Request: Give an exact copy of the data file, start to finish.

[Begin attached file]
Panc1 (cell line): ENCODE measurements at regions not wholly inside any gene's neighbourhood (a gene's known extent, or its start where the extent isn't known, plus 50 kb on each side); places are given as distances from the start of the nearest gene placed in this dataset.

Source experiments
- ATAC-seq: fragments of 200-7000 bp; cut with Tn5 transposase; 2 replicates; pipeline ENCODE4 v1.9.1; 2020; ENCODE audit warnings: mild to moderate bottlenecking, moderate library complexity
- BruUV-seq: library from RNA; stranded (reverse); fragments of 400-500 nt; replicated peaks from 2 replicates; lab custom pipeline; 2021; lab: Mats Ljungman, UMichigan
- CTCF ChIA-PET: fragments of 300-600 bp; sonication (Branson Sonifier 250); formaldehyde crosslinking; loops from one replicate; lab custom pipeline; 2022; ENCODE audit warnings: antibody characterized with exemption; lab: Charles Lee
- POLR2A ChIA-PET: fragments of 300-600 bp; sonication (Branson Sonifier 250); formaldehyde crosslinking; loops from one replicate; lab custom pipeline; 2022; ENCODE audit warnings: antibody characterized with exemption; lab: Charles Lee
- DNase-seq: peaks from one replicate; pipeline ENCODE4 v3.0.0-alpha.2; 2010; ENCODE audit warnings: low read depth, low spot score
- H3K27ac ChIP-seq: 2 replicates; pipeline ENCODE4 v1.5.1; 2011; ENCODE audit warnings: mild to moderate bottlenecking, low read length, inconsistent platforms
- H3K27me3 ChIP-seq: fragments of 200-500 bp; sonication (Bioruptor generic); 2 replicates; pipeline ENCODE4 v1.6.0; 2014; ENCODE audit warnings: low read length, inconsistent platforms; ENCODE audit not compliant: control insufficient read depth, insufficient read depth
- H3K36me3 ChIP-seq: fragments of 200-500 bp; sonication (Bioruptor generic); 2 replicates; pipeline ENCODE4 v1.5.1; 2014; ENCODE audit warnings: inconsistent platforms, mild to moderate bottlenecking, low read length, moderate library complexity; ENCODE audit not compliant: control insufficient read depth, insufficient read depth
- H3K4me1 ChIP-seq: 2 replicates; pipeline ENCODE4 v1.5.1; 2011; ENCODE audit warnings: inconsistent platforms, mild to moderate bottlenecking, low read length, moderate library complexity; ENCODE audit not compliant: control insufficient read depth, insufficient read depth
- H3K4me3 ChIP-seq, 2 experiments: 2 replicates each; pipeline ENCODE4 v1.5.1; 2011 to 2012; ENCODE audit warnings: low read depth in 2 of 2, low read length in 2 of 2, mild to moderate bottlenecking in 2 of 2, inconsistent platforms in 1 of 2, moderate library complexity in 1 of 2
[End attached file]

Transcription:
Panc1 (cell line): ENCODE measurements at regions not wholly inside any gene's neighbourhood (a gene's known extent, or its start where the extent isn't known, plus 50 kb on each side); places are given as distances from the start of the nearest gene placed in this dataset.

Source experiments
- ATAC-seq: fragments of 200-7000 bp; cut with Tn5 transposase; 2 replicates; pipeline ENCODE4 v1.9.1; 2020; ENCODE audit warnings: mild to moderate bottlenecking, moderate library complexity
- BruUV-seq: library from RNA; stranded (reverse); fragments of 400-500 nt; replicated peaks from 2 replicates; lab custom pipeline; 2021; lab: Mats Ljungman, UMichigan
- CTCF ChIA-PET: fragments of 300-600 bp; sonication (Branson Sonifier 250); formaldehyde crosslinking; loops from one replicate; lab custom pipeline; 2022; ENCODE audit warnings: antibody characterized with exemption; lab: Charles Lee
- POLR2A ChIA-PET: fragments of 300-600 bp; sonication (Branson Sonifier 250); formaldehyde crosslinking; loops from one replicate; lab custom pipeline; 2022; ENCODE audit warnings: antibody characterized with exemption; lab: Charles Lee
- DNase-seq: peaks from one replicate; pipeline ENCODE4 v3.0.0-alpha.2; 2010; ENCODE audit warnings: low read depth, low spot score
- H3K27ac ChIP-seq: 2 replicates; pipeline ENCODE4 v1.5.1; 2011; ENCODE audit warnings: mild to moderate bottlenecking, low read length, inconsistent platforms
- H3K27me3 ChIP-seq: fragments of 200-500 bp; sonication (Bioruptor generic); 2 replicates; pipeline ENCODE4 v1.6.0; 2014; ENCODE audit warnings: low read length, inconsistent platforms; ENCODE audit not compliant: control insufficient read depth, insufficient read depth
- H3K36me3 ChIP-seq: fragments of 200-500 bp; sonication (Bioruptor generic); 2 replicates; pipeline ENCODE4 v1.5.1; 2014; ENCODE audit warnings: inconsistent platforms, mild to moderate bottlenecking, low read length, moderate library complexity; ENCODE audit not compliant: control insufficient read depth, insufficient read depth
- H3K4me1 ChIP-seq: 2 replicates; pipeline ENCODE4 v1.5.1; 2011; ENCODE audit warnings: inconsistent platforms, mild to moderate bottlenecking, low read length, moderate library complexity; ENCODE audit not compliant: control insufficient read depth, insufficient read depth
- H3K4me3 ChIP-seq, 2 experiments: 2 replicates each; pipeline ENCODE4 v1.5.1; 2011 to 2012; ENCODE audit warnings: low read depth in 2 of 2, low read length in 2 of 2, mild to moderate bottlenecking in 2 of 2, inconsistent platforms in 1 of 2, moderate library complexity in 1 of 2